JO: I feel you dude. I’m not sure how to keep it alive either, but I’m already planning to run the half marathon again next year. I mean I have to run that thing in weather that is appropriate for LATE SEPTEMBER. Maybe it’ll be in the 60s this time instead of HOT AF? I’ve also randomly seen a couple of race notices and was like…I need to not sign up for everything. Hi. Clearly I’m obsessive compulsive. I’m not sold on doing a marathon yet. I might be too OCD for that. I know how hard I worked on getting in shape for the half marathon, if I went for the full…I’d have to quit my life.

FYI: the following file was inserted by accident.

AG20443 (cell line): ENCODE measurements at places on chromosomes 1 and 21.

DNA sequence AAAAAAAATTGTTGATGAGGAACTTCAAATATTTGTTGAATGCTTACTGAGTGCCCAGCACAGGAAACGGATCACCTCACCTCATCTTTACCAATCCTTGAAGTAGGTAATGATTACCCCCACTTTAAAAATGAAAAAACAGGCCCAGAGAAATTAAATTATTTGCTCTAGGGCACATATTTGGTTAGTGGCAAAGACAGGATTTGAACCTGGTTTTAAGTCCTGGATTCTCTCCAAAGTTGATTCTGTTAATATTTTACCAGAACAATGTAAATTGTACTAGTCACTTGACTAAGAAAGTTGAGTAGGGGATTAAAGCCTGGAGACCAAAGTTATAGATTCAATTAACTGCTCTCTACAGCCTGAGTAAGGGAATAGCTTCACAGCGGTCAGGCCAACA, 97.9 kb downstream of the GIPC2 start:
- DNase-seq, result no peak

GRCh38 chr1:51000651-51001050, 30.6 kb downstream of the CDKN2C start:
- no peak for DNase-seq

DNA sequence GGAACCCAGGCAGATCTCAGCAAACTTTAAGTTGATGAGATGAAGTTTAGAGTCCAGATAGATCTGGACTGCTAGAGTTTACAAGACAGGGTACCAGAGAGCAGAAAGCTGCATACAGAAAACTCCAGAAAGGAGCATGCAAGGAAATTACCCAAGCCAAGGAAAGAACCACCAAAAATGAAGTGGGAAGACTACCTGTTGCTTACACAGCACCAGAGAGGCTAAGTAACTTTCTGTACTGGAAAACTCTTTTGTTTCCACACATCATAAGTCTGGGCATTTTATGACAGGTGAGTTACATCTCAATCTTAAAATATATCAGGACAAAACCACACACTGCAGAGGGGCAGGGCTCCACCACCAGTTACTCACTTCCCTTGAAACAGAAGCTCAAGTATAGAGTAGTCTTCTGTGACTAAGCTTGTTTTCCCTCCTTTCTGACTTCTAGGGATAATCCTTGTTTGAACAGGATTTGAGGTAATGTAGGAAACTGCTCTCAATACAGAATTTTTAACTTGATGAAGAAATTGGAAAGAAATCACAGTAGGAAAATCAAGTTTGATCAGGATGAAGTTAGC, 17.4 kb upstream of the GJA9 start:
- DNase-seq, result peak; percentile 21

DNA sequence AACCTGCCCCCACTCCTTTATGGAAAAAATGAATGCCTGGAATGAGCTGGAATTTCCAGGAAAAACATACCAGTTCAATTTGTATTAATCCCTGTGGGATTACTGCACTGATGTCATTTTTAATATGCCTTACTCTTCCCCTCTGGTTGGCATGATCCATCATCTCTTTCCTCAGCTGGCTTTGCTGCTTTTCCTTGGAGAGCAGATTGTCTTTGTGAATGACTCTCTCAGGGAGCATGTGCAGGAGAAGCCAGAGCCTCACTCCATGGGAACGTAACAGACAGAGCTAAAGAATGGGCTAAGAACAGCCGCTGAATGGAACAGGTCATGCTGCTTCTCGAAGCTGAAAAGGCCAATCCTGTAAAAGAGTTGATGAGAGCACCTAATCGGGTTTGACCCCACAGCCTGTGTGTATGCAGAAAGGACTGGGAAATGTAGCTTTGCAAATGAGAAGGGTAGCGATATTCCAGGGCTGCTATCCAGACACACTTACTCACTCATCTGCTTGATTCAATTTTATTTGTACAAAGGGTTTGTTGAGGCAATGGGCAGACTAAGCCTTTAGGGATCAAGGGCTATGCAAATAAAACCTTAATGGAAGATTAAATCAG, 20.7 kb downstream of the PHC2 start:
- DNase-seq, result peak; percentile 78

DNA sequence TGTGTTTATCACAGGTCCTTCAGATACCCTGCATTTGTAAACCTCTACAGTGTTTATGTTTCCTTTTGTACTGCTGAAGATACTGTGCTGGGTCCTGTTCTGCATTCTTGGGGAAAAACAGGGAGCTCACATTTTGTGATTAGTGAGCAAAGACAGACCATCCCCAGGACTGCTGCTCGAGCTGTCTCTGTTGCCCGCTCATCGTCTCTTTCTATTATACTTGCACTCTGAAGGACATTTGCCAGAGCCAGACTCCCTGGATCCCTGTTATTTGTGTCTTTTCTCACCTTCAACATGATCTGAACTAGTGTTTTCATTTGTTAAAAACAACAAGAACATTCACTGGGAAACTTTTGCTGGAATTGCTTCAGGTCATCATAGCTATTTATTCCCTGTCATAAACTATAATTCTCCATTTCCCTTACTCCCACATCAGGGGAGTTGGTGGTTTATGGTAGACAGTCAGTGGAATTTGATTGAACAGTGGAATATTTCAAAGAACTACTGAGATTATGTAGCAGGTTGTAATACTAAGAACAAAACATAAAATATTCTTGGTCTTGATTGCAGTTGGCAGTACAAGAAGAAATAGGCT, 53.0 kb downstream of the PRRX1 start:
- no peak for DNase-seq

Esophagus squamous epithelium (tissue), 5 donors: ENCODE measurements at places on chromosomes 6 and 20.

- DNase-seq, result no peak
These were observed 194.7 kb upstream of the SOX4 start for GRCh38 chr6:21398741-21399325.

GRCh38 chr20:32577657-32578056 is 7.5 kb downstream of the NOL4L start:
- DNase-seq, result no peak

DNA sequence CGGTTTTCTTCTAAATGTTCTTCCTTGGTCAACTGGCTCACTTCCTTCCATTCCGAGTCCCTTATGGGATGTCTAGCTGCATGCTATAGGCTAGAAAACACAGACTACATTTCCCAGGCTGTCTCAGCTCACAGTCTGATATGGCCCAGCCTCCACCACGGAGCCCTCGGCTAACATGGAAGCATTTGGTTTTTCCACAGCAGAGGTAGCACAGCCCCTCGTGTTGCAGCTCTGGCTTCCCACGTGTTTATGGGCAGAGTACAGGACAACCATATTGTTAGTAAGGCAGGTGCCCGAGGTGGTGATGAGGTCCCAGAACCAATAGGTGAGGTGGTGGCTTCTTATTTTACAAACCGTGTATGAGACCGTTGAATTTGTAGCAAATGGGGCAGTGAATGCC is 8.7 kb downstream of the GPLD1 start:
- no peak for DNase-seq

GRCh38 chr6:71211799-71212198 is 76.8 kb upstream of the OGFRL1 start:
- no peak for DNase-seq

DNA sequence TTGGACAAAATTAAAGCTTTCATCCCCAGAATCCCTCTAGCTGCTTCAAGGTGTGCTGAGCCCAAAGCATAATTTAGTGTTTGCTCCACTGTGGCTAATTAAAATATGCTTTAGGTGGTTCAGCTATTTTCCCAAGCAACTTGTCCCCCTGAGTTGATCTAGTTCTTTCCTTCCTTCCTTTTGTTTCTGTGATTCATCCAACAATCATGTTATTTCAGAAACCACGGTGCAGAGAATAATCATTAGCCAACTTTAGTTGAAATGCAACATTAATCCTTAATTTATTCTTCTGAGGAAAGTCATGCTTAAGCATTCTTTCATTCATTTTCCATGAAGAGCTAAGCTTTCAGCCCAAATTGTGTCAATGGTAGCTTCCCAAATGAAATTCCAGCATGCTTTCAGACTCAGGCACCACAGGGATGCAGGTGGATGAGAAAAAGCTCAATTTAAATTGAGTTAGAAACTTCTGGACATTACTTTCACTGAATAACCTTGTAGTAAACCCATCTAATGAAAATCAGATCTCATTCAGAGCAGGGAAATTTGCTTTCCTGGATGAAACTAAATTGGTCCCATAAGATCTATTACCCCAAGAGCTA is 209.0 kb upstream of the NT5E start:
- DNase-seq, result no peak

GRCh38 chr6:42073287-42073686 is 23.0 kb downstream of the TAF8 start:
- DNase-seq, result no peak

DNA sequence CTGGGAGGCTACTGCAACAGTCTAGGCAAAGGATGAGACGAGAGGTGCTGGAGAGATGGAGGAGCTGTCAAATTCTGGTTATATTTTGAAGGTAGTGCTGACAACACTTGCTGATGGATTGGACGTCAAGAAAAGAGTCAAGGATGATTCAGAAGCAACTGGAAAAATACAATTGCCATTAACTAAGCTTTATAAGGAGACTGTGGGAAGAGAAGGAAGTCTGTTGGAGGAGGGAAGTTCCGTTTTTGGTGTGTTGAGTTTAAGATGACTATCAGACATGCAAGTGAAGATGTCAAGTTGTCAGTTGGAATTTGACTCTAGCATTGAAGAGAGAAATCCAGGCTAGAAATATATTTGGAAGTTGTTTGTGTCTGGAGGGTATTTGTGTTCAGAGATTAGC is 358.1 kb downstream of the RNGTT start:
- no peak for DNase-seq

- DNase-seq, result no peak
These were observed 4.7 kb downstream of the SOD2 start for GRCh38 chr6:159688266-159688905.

The body thing. Man. That’s hard. I would say I ran a couple months before I saw anything happen. Though I also changed my diet a lot. I was sorta a vegetarian and then I full on committed to it after running for a while and that definitely helped me lose weight I think? Not because being a vegetarian does anything to your weight necessarily, but I do think that becoming a vegetarian forced me to make healthier choices all around. Another thing? I love to drink. I’d be drunk right now if I could be (but I’m at work and I have to drive home and shit). I cut that way back because guess what doesn’t feel great to do when you have to get up and run 6 miles? DRINKING. There was a time not all that long ago that I’d have 6 or 7 drinks if I were out drinking with friends. I don’t do that anymore. I’m on the edge of quitting all together because I’d rather run frankly. Once I cut that back I SHRANK. None of this was the original goal for me. I just wanted to feel better and avoid high blood pressure and diabetes, but I can’t lie…I like weighing 35 pounds less than I did when I started.